The Sunday Magazine

Searching for another Earth while putting down roots on this one

Exploring the galaxy for exoplanets that have the ability to support life is the least complicated part of Sara Seager's life. The Canadian astrophysicist and MIT planetary scientist explores her complicated childhood, the untimely death of her husband and raising two young boys, while searching the stars in her new memoir The Smallest Lights in the Universe.

Sara Seager shares the story of how she kept searching for other worlds while navigating the world of grief

Sara Seager is an astronomer and planetary scientist, originally from Toronto. She currently teaches at the Massachusetts Institute of Technology. (Doubleday Canada, Justin Knight)

Pioneering Canadian astrophysicist Sara Seager has spent much of her life searching for proof that we are not alone in the universe. 

Even as a child, Seager was never satisfied with Earth. When she escaped the light pollution of Toronto and got her first real glimpse of the stars on a camping trip, she was captivated. For her, those pinpricks of light in the limitless sky represented possibility, a ticket to worlds bigger than her own.

Seager is now at the forefront of the search for Earth-like planets outside of our solar system that may support life. Her new memoir, The Smallest Lights in the Universe explores her journey through a complicated childhood, falling in love on an epic canoe trip through Canada's north, becoming a planetary scientist at MIT and losing her husband to cancer.

Through it all, Seager's sense of wonder and her desire to explore the unknown inspired her search for new worlds. She is, in the words of the New York Times, "the woman who might find us another Earth."

The Sunday Edition's guest host Kevin Sylvester spoke to Seager about her life and what drives her to keep searching the stars.

Here are highlights from that conversation, edited for clarity and condensed.


Falling in love with the stars

My first memory of the stars is stepping out of the tent in the middle of the night while camping and looking up. I saw so many stars. It was a moment of pure astonishment. I was so shocked that those that existed and I just remember thinking, "Why hadn't anyone told me about this?" It was so incredibly stunning. It's such a joyful thing to have that sense of discovery. And I still have that over and over again with my work. Even if someone else has discovered it or it's already known, to be the person to see something for the first time for yourself, it's always a big deal.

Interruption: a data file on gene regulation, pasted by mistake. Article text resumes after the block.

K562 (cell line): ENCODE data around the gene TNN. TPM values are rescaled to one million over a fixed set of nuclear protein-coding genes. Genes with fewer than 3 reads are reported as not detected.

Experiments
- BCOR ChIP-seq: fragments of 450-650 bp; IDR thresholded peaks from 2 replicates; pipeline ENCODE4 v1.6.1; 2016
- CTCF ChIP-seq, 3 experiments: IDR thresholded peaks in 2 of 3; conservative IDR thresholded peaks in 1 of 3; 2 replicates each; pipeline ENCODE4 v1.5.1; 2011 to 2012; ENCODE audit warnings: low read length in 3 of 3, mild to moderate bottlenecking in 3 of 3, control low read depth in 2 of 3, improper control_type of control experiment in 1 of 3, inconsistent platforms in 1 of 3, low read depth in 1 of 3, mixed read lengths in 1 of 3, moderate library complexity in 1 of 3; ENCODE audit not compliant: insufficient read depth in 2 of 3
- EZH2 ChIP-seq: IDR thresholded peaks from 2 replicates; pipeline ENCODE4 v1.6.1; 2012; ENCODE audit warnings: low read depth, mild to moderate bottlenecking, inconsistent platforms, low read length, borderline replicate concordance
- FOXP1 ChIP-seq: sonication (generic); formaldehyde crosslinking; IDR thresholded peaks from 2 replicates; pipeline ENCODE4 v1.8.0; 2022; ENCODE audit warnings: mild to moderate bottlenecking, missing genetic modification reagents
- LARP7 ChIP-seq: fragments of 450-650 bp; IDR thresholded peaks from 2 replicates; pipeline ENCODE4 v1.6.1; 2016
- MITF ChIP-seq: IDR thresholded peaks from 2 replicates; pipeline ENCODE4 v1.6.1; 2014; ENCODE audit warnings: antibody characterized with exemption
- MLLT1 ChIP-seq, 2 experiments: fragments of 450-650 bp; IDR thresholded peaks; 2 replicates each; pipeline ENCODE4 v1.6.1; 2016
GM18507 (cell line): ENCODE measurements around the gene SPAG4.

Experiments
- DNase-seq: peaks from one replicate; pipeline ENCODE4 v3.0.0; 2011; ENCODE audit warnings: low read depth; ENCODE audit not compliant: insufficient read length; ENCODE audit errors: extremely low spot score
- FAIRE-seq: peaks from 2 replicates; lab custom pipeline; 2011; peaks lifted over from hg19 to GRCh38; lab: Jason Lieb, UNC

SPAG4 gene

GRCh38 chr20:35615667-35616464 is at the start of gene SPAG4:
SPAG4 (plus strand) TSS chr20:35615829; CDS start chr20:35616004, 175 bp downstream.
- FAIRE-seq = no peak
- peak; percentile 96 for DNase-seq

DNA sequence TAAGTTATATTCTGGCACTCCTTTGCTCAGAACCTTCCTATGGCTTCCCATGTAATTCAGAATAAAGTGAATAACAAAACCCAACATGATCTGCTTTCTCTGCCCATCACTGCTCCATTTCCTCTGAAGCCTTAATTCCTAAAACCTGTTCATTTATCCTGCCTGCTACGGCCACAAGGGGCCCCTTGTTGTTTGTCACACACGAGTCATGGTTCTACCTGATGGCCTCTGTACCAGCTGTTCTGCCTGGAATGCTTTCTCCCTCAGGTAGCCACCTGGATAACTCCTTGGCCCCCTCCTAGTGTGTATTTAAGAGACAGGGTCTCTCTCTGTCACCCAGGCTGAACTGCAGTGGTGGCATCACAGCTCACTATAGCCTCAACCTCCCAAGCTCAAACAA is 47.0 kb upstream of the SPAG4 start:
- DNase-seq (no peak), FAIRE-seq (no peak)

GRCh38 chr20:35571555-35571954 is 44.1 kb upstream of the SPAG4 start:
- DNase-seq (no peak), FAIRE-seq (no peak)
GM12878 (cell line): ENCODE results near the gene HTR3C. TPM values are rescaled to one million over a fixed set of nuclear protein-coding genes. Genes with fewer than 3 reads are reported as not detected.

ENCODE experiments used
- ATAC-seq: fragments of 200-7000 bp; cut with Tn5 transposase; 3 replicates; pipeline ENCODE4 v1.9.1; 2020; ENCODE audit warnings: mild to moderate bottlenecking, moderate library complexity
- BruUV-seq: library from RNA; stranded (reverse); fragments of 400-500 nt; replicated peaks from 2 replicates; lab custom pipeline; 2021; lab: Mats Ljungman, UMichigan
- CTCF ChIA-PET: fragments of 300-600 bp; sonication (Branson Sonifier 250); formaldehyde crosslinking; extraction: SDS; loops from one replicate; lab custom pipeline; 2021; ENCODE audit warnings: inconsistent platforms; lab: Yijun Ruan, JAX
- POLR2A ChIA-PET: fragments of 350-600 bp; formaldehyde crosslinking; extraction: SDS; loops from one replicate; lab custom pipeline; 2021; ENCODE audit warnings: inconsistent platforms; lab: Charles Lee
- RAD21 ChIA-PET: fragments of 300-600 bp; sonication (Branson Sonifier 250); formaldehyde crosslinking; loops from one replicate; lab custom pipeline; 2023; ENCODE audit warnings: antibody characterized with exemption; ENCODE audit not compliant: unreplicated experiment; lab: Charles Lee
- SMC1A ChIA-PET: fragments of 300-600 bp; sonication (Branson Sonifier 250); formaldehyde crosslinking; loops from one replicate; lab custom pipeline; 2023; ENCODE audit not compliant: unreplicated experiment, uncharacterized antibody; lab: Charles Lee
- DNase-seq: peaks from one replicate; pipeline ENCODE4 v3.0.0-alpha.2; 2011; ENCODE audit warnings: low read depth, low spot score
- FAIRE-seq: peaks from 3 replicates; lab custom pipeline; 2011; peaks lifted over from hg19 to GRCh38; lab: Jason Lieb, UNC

I did come from a broken home, my parents divorced when I was quite young and my mother moved to the city. We moved to this old rooming house. It was tough there. Later on, she remarried, and my stepfather was a monster. He was viciously and continually mentally attacking me. So I sort of had to kind of just tread water, struggle to survive.

The stars were an antidote to that because they gave me a sense of perspective, a sense of peace and of a calming envelope to know that there is something so far beyond us, so big, so vast, so mysterious, that our everyday troubles perhaps aren't so critical. One day when I was 16, there was a university-wide open house at the University of Toronto and the sign said "Astronomy Department." It was like a ginormous 'Aha!' moment because I realized that I could be an astronomer for a job, and that was definitely in the top 10 days ever of my life.

Falling in love with Mike

After I finished my undergrad at U of T and before I began graduate school at Harvard, I wanted to explore Canada's North. It was just absolutely incredible to be away for two months where there is virtually no one, unless you bump into another canoer. There was really nothing there, just the elements, the huge lakes, the vast open tundra and lots of caribou.

When I'd planned this trip, I didn't have anyone to go with because I don't really get along with people that well. And to go with a group of people or another individual on a trip like that, that has incredible challenges and where there's going to be big, unexpected things happening, it has to be someone you can work well with. But through a wilderness association I was a part of, I became close with my canoe partner, Mike.

We just shared our love of the outdoors, our love of adventure, of the unknown and of just sheer exploration. If you can get along with someone that well on a trip, it's a fantastic sign for life.